2013 Annual Report
1a.Objectives (from AD-416):
1. Characterize wheat stripe rust races present in Pakistan.
2. Evaluate advanced/elite breeding germplasm from Pakistan wheat breeding
programs with Pakistan stripe rust races at the seedling stage in the
greenhouse and with natural U.S. populations in the field.
3. Provide training to Pakistani students and scientists in stripe rust research.
1b.Approach (from AD-416):
1. For developing cultivars with effective and durable resistance to stripe rust, it is essential to understand virulence compositions in the pathogen populations and dynamics of virulences. To obtain such information, stripe rust will be monitored by Pakistani scientists in commercial fields and disease and breeding nurseries during the wheat growing season. Stripe rust infected leaf samples will be collected and send to the ARS Wheat Genetics Unit at Pullman, Washington for characterizing virulences and identifying races. We will accept up to 50 samples. Upon receiving the samples, we will start to increasing spores if possible. Our standard procedures will be used to recover stripe rust, increase spores and test on differentials. Our newly established set of 20 single-gene differentials will be used for testing every isolates. To identify genetic changes that may not be detected by the stripe rust resistance genes in the differentials, we will extract DNA from spores of the Pakistan isolates. Our recently developed molecular markers (EST-SSR) will be used to characterize the isolates to identify new genotypes and determine genetic relationships among isolates.
2. To help Pakistani scientists in developing wheat cultivars with effective and durable resistance to stripe rust, we will evaluate advanced/elite breeding lines of wheat developed or used by Pakistani breeding programs. Wheat lines will be tested with selected U.S. and Pakistan stripe rust races in the seedling stage under controlled greenhouse conditions. We will also test the Pakistan wheat lines in field under natural infection of stripe rust at Pullman and Mt. Vernon, WA. Comparison of stripe rust data of field and greenhouse tests will allow preliminarily determining the presence or absence of high-temperature adult-plant (HTAP) resistance in the wheat lines. To clarify postulated genes, we will use molecular markers that are available for many stripe rust resistance genes or QTL. Our focus will be on genes and gene combinations conferring effective resistance. For wheat germplasm that potentially have new genes for effective resistance based on all above tests, we will conduct genetic and molecular mapping studies to identify the genes and develop markers to be used in marker-assisted selection.
3. To sustain long-term efforts of improving wheat for rust resistance, students and scientists need to get first-hand experience with stripe rust. We plan to provide training to 2-3 Pakistani scientists and students. Our training will focus on all aspects related to disease monitoring, race identification and survey, germplasm screening, genetics and molecular mapping of resistance genes, and molecular characterization of stripe rust populations.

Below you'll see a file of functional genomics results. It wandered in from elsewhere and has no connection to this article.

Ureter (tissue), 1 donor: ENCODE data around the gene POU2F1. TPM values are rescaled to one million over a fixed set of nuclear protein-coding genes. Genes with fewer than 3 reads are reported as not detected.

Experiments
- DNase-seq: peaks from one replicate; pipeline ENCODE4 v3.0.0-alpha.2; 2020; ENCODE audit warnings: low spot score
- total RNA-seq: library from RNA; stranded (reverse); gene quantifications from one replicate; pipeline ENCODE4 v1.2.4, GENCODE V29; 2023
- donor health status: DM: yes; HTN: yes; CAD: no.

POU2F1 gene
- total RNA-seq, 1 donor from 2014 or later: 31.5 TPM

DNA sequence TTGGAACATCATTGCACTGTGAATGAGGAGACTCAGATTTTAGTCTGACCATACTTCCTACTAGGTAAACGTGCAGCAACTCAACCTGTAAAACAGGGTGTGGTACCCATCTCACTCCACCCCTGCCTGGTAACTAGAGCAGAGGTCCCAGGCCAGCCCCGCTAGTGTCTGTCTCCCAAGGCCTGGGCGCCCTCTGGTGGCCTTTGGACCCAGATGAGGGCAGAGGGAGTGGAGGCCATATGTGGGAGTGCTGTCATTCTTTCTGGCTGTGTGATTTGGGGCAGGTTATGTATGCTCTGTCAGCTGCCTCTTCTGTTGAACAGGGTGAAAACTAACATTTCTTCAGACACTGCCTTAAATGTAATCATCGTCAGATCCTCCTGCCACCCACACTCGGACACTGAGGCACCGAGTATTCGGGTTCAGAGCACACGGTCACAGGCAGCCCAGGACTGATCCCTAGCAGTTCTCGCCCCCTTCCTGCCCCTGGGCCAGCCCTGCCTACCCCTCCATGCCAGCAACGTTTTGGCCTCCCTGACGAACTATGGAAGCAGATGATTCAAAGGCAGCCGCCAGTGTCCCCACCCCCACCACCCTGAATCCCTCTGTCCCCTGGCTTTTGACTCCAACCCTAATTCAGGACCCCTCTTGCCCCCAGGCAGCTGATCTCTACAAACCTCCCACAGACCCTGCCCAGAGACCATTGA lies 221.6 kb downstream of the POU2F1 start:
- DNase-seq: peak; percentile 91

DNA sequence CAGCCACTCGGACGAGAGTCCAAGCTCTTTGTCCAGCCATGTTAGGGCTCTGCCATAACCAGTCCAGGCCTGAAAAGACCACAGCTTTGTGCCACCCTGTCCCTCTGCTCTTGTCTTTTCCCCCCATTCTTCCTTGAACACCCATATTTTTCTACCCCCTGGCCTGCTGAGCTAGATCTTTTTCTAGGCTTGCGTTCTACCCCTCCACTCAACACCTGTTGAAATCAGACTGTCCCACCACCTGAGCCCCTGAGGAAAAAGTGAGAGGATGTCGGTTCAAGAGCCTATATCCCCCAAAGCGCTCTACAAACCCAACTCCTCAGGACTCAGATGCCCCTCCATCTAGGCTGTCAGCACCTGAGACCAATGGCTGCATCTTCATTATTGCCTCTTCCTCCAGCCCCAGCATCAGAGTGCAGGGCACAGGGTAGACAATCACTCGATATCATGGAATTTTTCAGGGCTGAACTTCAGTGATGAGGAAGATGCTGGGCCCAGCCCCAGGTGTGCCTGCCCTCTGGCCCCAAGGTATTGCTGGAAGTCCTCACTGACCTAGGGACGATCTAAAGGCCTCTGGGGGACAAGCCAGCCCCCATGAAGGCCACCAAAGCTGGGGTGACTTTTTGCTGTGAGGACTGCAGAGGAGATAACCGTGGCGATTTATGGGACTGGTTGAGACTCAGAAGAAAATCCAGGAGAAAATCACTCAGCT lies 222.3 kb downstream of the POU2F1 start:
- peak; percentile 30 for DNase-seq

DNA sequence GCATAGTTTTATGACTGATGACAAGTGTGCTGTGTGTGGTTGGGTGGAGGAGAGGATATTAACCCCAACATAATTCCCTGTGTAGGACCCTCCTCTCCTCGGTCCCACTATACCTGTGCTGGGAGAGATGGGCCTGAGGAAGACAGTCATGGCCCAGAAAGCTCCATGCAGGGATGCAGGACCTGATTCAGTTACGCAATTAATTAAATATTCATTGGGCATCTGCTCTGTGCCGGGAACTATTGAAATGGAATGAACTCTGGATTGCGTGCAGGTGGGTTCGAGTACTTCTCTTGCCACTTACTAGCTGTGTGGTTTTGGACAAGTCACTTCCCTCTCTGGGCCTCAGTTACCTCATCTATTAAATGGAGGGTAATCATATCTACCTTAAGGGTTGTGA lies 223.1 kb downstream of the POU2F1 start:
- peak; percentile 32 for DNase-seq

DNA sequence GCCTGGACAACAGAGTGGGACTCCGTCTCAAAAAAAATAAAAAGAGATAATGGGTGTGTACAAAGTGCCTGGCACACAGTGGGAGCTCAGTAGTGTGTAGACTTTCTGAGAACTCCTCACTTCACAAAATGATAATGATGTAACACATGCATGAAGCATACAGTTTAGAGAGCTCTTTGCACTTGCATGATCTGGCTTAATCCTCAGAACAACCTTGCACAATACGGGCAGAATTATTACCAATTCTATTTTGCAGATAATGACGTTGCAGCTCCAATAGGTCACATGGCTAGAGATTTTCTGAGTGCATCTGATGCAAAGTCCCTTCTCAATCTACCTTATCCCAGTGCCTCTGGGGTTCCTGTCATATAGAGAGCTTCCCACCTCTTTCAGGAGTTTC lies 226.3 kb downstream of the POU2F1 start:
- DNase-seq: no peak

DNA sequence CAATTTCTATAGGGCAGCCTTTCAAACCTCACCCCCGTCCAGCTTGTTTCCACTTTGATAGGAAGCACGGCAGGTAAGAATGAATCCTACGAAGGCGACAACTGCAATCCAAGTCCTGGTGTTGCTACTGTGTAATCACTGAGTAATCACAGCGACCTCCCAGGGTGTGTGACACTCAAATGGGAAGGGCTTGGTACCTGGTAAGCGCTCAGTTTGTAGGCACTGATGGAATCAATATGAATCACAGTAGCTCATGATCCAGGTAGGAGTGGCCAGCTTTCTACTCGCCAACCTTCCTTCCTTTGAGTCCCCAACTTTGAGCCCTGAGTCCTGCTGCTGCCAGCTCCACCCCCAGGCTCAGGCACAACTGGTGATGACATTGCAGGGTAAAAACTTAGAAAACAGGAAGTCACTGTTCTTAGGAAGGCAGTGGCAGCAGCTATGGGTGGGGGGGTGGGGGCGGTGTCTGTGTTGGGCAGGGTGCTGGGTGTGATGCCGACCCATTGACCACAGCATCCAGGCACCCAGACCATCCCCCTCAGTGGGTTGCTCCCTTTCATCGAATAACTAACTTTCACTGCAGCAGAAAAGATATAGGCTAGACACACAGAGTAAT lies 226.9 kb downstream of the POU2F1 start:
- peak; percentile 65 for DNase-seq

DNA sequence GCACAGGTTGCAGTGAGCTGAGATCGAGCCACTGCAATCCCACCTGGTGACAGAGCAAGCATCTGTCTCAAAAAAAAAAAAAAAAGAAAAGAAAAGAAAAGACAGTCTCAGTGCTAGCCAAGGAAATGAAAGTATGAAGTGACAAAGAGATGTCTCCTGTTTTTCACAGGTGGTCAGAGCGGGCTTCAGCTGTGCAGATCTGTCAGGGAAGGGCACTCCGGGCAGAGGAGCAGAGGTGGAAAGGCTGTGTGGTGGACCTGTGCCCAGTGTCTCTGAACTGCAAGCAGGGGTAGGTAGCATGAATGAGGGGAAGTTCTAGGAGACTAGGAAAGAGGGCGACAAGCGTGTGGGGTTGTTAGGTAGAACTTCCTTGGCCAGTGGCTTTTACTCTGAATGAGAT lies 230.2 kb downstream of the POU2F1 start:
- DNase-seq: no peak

In 2013, progress was made on all three Objectives. Under Objective 1, we completed tests of 17 recovered isolates from the 2012 Pakistan stripe rust samples. The infected leaf samples from Pakistan were used to inoculate a susceptible wheat variety to recover and increase spores. Each isolate was tested on seedlings of a set of 18 resistant single-gene lines to characterize its virulence pattern. From the 17 isolates, 14 races were identified, of which 7 were not identified previously. These results agree with previous results from our program that the Pakistan stripe rust population has a high virulence variation. In July, 2013, we received 41 stripe rust samples from Pakistan and are currently recovering the samples for identifying races. In August 2012, we received 835 wheat accessions from the ARS Small Grains Collection, which were originally collected from Pakistan, for characterization of stripe rust resistance. These lines were tested with 4 selected U.S. stripe rust races and 3 Pakistani races in seedling stage under controlled greenhouse conditions and also tested under natural infection in the field near Pullman, Washington. From these germplasms, we identified 35 (4.2%) accessions resistant in all greenhouse and field tests, 67 (8.0%) accessions resistant in all race-seedling tests, and 254 (30.4%) with possible high-temperature adult-plant (HTAP) resistance by comparing the seedling tests and adult-plant test in the field. We also tested 220 wheat lines received in 2008-2010, 324 lines received in 2011, and 422 lines received in late 2012 from Pakistan in two field locations, Pullman and Mt. Vernon, Washington, in 2013. Before planting the 2012 wheat nursery, the lines had been grown in a greenhouse during the 2012-2013 winter season to fulfill the plant quarantine requirement. From these materials of mostly breeding lines, we identified 31-82% of the lines with good resistance to stripe rust. The data of wheat lines from different years also indicate a great improvement of stripe rust resistance in Pakistan wheat breeding programs. F2 populations of three crosses made with Pakistani resistant wheat germplasms were tested in the field and advanced to F3 for identifying and mapping genes for useful resistance to stripe rust. Under Objective 3, we continued providing guidance to previous collaborators, current collaborators, and other Pakistan scientists working on rusts through e-mails and visits. An ARS scientist from Pullman, Washington, visited several Pakistan agricultural research institutes in March, 2013 and solved several issues in their rust research. In July, a Pakistan scientist visited our program to gain stripe rust knowledge and learn research techniques.